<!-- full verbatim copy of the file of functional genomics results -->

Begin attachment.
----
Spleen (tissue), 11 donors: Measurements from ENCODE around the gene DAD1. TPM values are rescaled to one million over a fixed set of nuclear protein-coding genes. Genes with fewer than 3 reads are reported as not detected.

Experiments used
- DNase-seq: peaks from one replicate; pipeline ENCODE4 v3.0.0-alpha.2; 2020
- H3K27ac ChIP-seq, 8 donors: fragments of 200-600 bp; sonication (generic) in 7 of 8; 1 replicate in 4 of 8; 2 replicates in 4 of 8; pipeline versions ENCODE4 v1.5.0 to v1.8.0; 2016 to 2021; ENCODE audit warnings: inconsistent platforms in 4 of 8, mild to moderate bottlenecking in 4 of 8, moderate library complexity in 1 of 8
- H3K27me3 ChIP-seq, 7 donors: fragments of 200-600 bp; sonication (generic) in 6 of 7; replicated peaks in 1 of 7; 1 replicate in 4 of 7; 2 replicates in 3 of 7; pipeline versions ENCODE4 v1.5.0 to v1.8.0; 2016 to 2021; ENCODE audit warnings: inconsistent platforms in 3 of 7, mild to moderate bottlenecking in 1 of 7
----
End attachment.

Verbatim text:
Spleen (tissue), 11 donors: Measurements from ENCODE around the gene DAD1. TPM values are rescaled to one million over a fixed set of nuclear protein-coding genes. Genes with fewer than 3 reads are reported as not detected.

Experiments used
- DNase-seq: peaks from one replicate; pipeline ENCODE4 v3.0.0-alpha.2; 2020
- H3K27ac ChIP-seq, 8 donors: fragments of 200-600 bp; sonication (generic) in 7 of 8; 1 replicate in 4 of 8; 2 replicates in 4 of 8; pipeline versions ENCODE4 v1.5.0 to v1.8.0; 2016 to 2021; ENCODE audit warnings: inconsistent platforms in 4 of 8, mild to moderate bottlenecking in 4 of 8, moderate library complexity in 1 of 8
- H3K27me3 ChIP-seq, 7 donors: fragments of 200-600 bp; sonication (generic) in 6 of 7; replicated peaks in 1 of 7; 1 replicate in 4 of 7; 2 replicates in 3 of 7; pipeline versions ENCODE4 v1.5.0 to v1.8.0; 2016 to 2021; ENCODE audit warnings: inconsistent platforms in 3 of 7, mild to moderate bottlenecking in 1 of 7